Unless youâre living on another planet, you are bound to have heard about the big success of the Indian-American children in the Scripps National Spelling Bee -- the news of which has been blanketing all the news media. For the past decade or so, children of Indian origin have had a very strong showing in the spelling bees, and books have been written and films made about this recurring phenomenon -- but this year these students outdid themselves: they practically claimed victory over the English language. Hard to believe but they actually defeated the dictionary which ran out of difficult words to test them on and the organisers had to crown not one but eight champions!
The eight co-champions are Erin Howard, Rishik Gandhasri, Abhijay Kodali, Shruthika Padhy, Rohan Raja, Saketh Sundar, Sohum Sukhatankar, and Christopher Serrao, winning with such tongue-twisters as Â erysipelas, aiguillette and cernuous. They became the first group to actually share the championship in the 92 years of the Scripp National Spelling Bee. âThis is a night to celebrate the remarkable academic achievement of a group of the worldâs most talented spellers,â said Paige Kimble, executive director of the Scripps National Spelling Bee. âThese spellers have conquered the dictionary unequivocally with their ability, skill and command of the English language.â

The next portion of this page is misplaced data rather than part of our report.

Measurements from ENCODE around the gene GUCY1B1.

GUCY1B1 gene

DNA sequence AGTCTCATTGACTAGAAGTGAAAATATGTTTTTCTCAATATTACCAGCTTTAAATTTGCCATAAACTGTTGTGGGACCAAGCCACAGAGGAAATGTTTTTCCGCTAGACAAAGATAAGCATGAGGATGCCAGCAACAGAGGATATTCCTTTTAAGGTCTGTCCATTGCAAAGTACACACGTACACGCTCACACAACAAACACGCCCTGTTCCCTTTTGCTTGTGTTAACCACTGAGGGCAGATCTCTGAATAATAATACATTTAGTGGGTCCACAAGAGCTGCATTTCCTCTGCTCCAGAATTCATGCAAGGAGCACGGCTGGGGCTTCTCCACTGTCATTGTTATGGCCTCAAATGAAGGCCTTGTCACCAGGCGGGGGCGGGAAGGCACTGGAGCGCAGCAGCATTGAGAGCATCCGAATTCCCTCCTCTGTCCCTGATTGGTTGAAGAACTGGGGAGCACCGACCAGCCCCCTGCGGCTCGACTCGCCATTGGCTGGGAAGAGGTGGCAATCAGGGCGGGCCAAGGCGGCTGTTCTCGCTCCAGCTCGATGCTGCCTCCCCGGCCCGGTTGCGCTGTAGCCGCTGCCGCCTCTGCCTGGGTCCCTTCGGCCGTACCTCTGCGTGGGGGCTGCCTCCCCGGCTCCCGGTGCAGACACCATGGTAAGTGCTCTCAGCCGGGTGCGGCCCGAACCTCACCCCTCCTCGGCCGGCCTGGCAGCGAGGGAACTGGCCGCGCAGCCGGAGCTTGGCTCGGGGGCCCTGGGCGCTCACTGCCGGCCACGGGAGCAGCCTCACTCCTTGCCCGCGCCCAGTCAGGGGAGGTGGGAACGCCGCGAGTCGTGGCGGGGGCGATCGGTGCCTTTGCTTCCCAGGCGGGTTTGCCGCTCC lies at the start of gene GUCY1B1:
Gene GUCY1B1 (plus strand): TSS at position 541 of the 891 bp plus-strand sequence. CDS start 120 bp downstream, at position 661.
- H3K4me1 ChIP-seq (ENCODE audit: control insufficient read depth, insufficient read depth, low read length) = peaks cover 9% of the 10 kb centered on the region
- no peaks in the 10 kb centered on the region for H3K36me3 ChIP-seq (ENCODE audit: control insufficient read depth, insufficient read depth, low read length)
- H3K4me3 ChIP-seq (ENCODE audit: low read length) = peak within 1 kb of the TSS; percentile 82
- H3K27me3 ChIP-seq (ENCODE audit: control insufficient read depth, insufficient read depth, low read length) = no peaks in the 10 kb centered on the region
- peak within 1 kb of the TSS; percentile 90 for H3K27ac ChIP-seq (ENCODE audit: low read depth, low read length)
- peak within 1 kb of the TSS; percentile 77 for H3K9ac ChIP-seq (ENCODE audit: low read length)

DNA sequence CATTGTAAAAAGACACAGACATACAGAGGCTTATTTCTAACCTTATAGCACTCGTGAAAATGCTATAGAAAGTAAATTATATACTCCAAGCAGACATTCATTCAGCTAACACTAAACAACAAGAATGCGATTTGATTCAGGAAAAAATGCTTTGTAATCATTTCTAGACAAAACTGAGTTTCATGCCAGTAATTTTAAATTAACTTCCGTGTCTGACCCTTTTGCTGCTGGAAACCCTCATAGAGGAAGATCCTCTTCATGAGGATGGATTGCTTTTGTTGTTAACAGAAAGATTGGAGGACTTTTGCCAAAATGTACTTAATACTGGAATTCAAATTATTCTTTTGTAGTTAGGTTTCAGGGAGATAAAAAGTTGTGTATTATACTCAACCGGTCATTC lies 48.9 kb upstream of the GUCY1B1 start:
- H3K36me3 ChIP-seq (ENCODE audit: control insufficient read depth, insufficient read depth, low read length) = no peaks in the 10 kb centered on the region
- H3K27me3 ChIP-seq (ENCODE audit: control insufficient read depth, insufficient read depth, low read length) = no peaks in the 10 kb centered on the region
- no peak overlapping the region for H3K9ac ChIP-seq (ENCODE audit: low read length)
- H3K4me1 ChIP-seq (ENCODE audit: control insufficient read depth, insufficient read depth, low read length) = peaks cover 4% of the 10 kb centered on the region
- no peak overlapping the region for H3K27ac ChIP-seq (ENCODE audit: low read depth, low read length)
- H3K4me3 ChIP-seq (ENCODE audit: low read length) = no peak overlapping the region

Adam Symson, president and CEO of the EW Scripps Company (NASDAQ: SSP) noted: âOnce again, the Bee was a thrilling competition that showcased the young spellersâ vast knowledge of vocabulary alongside their poise and composure.â Each champion got the full amount of $50,000 and a personal trophy.
It is noteworthy that seven of the eight winners were of Indian origin. So how did these teens pull off such a coup of the English language? It was certainly due to their own grit and hard work, their discipline and work habits and the commitment of their families, but there may have been a secret sauce too called SpellPundit â a coaching company which six of the eight champions and actually thousands more had used, who all made it to the finals.
The Dasari Family -- Ganesh and Usha with their children Shobha and Shourav -- the people behind SpellPundit. Photo: SpellPundit.